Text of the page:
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Hiatt: Donald Trump’s nativist bandwagon 24.8.2015 Washington Post
When we lived in Moscow, people used to ask my wife and me, “Who are you by nationality?”“Americans,” we’d say.Invariably the response would come: “Yes, but who are you really?”Russia, you see, is a kind of melting pot, like the United States, but ethnicities don’t melt in quite the same way. People consider each other first as Armenians, or Tatars, or Jews (yes, “Jewish” is deemed a nationality), and only second as Russian citizens. Read full article ...
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Why citizenship should remain a birthright 22.8.2015 Chicago Tribune: Opinion
Republican presidential candidates often invoke Jesus, but lately they sound more like Jehovah. The Old Testament says, "I, the Lord your God, am a jealous God, punishing the children for the sin of the parents to the third and fourth generation." Punishing kids for their parents' sins is the ...
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Elizabeth Warren went after the GOP over Donald Trump. Again. 22.8.2015 Boston Globe: Latest
Sen. Elizabeth Warren again attempted to tie Donald Trump’s anti-immigrant rhetoric and rise in presidential polls to the broader Republican party during an interview with NECN on ...
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Not Just Trump and Walker: ALEC Called for Ending Birthright Citizenship Too 21.8.2015 Truthout.com
It's not just Donald Trump and Scott Walker that have declared children born on American soil should no longer be considered citizens: the American Legislative Exchange Council, or "ALEC," made the same claim in 2008. This week, Donald Trump released a six-page immigration plan that, among other far-fetched proposals (like having the Mexican government pay for a border wall), called for ending the birthright citizenship guaranteed by the US Constitution's 14th Amendment, calling it "the biggest magnet for illegal immigration." In the face of declining poll numbers, Wisconsin Governor Scott Walker jumped on the bandwagon, declaring that he too would dismantle the 14th Amendment, which grants citizenship to "all persons born or naturalized in the United States." Even GOP presidential candidates who personally benefitted from birthright citizenship joined in. Marco Rubio and Bobby Jindal , both of whom are American citizens despite being born to non-citizen parents, called for restricting the program. How ...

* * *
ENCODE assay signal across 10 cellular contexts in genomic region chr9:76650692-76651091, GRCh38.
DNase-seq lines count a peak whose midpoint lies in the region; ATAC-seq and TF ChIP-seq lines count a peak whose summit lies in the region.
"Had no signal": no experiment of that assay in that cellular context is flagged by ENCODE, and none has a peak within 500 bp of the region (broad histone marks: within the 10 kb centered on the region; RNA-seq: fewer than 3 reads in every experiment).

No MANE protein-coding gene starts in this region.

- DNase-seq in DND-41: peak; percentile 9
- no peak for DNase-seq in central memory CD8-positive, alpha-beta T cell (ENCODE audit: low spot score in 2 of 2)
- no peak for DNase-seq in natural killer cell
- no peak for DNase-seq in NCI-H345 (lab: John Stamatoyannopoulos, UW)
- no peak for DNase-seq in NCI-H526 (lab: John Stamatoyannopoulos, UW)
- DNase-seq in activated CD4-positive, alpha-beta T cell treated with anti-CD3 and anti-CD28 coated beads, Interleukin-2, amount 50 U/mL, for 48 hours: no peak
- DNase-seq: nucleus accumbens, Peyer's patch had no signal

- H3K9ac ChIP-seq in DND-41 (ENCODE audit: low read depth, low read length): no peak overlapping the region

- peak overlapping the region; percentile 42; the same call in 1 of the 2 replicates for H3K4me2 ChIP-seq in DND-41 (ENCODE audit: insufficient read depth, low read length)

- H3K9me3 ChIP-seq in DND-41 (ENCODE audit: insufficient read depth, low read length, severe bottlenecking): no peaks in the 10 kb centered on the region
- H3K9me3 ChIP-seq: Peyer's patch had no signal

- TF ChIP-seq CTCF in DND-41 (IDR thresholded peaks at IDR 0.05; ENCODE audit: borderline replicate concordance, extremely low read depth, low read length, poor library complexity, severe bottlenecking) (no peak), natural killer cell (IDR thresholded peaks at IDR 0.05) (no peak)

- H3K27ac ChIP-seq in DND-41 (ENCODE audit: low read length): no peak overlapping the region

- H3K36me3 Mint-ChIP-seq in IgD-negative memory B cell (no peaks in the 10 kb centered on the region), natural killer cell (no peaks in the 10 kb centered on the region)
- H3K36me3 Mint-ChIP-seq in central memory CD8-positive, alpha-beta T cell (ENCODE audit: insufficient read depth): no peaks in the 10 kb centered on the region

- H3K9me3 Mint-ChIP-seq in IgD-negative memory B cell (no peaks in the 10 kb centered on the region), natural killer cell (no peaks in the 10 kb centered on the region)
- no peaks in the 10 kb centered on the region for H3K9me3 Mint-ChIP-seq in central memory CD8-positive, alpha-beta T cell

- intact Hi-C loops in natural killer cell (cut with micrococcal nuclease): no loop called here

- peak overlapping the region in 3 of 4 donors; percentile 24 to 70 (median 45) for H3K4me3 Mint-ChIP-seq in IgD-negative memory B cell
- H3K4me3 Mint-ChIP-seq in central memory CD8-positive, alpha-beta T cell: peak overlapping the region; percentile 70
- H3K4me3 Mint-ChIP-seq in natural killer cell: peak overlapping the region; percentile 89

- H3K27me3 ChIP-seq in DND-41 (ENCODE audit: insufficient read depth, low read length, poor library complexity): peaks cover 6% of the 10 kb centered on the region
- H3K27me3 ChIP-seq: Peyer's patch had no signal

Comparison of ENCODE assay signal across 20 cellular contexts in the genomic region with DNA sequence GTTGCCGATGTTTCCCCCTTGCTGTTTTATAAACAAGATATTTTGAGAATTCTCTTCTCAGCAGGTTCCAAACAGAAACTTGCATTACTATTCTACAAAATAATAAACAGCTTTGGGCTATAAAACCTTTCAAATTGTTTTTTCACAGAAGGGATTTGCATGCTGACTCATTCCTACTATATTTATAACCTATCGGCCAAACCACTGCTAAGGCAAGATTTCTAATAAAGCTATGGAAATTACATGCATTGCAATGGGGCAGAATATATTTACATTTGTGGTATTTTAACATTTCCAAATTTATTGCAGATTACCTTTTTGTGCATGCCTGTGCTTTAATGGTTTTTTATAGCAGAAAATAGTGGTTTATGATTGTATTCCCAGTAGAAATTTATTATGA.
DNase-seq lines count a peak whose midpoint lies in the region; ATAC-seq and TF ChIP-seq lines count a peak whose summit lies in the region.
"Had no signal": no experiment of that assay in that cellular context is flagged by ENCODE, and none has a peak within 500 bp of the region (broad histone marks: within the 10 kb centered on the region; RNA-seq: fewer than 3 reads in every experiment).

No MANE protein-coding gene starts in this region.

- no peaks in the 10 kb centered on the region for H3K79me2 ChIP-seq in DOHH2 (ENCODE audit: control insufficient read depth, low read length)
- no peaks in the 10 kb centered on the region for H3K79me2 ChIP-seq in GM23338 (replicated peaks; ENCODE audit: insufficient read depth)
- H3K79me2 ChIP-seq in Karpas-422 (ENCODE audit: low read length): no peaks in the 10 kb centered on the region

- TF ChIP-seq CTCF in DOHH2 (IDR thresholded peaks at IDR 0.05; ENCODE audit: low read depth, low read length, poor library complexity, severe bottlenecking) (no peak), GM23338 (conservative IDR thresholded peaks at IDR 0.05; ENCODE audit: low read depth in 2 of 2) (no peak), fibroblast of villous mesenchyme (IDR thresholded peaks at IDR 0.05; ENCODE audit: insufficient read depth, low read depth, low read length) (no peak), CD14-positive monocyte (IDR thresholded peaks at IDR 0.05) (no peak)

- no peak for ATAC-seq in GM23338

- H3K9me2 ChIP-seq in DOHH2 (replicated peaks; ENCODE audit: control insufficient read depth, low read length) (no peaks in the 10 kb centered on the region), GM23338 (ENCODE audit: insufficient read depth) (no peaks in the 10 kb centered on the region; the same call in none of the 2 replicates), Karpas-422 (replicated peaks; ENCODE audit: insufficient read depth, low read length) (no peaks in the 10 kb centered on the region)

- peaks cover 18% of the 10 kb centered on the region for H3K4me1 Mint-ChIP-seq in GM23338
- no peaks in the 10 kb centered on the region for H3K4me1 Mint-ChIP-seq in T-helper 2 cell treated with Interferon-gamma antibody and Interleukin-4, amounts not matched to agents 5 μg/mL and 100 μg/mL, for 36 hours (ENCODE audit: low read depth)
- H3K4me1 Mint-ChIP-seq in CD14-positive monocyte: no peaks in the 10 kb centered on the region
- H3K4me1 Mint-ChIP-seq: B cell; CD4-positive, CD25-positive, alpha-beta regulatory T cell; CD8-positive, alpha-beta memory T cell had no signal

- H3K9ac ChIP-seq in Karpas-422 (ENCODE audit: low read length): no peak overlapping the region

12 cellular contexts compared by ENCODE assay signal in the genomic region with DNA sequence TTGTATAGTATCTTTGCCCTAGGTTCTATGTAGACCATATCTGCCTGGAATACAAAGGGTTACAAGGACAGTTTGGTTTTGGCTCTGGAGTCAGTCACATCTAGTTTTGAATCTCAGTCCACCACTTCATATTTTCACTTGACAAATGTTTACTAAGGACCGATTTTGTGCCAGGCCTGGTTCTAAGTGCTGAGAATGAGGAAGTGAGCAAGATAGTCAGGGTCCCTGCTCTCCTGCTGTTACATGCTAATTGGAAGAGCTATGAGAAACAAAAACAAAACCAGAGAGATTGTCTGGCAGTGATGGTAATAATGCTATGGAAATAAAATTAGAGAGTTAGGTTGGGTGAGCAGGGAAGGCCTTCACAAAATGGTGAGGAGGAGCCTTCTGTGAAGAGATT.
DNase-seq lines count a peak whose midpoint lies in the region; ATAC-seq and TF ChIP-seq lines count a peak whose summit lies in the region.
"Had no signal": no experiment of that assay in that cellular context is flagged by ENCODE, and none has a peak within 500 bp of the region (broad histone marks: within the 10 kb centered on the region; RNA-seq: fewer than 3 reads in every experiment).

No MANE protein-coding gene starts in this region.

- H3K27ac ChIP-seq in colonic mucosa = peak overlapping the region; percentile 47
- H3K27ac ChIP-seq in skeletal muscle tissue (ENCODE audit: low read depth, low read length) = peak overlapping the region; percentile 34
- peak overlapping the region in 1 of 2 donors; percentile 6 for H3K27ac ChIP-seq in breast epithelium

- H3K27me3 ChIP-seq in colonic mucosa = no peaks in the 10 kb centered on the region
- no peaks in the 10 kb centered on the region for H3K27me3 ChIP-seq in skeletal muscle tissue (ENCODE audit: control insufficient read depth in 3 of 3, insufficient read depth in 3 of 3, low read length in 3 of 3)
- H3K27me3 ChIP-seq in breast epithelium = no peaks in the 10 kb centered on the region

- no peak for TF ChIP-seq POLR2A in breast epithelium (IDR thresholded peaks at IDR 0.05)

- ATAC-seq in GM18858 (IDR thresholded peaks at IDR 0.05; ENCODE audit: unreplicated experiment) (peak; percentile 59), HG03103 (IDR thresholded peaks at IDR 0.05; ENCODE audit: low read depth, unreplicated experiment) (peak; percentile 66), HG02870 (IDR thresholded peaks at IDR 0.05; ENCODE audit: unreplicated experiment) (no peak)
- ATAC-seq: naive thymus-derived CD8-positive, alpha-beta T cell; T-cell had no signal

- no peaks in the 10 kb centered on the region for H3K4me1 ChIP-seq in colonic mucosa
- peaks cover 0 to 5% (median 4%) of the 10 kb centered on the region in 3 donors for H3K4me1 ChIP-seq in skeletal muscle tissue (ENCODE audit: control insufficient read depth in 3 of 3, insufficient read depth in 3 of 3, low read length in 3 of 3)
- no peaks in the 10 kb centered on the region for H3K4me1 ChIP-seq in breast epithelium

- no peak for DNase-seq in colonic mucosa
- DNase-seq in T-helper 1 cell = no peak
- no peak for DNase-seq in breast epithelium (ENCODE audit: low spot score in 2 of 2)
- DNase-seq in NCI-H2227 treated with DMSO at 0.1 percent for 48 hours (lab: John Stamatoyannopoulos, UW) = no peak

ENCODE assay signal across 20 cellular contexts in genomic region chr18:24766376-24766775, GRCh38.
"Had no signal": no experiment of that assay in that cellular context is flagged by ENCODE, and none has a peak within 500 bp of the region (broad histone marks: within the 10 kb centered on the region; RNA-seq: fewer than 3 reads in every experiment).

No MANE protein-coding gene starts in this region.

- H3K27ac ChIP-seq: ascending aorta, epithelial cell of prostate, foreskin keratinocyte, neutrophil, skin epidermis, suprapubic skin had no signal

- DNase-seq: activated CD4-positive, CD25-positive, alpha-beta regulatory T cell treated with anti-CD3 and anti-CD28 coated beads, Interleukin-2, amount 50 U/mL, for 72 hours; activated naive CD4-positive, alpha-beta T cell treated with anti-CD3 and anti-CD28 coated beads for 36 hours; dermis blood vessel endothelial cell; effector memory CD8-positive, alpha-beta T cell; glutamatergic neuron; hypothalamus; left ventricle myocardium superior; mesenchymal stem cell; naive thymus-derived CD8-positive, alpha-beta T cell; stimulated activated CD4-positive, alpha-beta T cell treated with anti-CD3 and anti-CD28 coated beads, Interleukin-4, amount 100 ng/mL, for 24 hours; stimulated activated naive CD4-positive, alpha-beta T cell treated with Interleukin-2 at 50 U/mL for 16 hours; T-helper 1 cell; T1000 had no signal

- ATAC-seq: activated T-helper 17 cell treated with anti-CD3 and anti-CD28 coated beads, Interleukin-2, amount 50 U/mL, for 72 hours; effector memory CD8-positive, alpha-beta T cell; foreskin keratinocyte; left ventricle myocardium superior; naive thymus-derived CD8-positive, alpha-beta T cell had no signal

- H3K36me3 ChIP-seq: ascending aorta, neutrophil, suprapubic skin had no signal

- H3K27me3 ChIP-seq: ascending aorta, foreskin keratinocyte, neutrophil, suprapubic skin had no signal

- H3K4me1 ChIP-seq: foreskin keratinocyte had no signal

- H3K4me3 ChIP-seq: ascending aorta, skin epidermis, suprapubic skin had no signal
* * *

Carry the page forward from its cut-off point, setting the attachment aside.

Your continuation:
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Trump's rhetoric on immigration gets a reality check in Tijuana 21.8.2015 LA Times: Commentary
He's called for a 2,000-mile border fence. He's called for an end to remittances. He's called for the deportation of 11 million people and for the end of birthright citizenship.
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Donald Trump is making immigration a nightmare for Republicans 18.8.2015 Chicago Tribune: Opinion
Donald Trump has an immigration policy. It's based on dubious assertions and would be fabulously expensive, but as a statement of goals it's largely coherent. And it may mark a very, very dangerous turning point in the Republican presidential ...
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Donald Trump is an immigration Know-Nothing, and dangerous for Republicans | James Nevius 18.8.2015 Guardian: Comment is Free
Some compare the billionaire to 1990s campaign-spoiler Ross Perot. But he’s more like Millard Fillmore on policy and possibility Donald Trump released “ Immigration Reform that will make America Great Again ” last weekend – his first, detailed position paper since announcing his campaign for the Republican nomination for president. Immigration has been central to the Trump campaign from day one: he threw his hat into the crowded presidential ring with the remark that Mexican immigrants are “bringing drugs. They’re bringing crime. They’re rapists ”. Assuming a take-no-prisoners style of campaigning, Trump not only refused to apologize for the comment, he doubled-down, noting that “ it’s totally accurate ”, and his popularity among the Republican base soared. Now, with the release of his first position paper, his thoughts on immigration have taken on a touch more nuance, and he’s probably going to garner even more supporters. Will Trump be the Republican nominee? Conventional wisdom and the deep pockets of ...
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Trump plan: Make immigrants pay for 'permanent border wall' and deport millions 18.8.2015 Chicago Tribune: Nation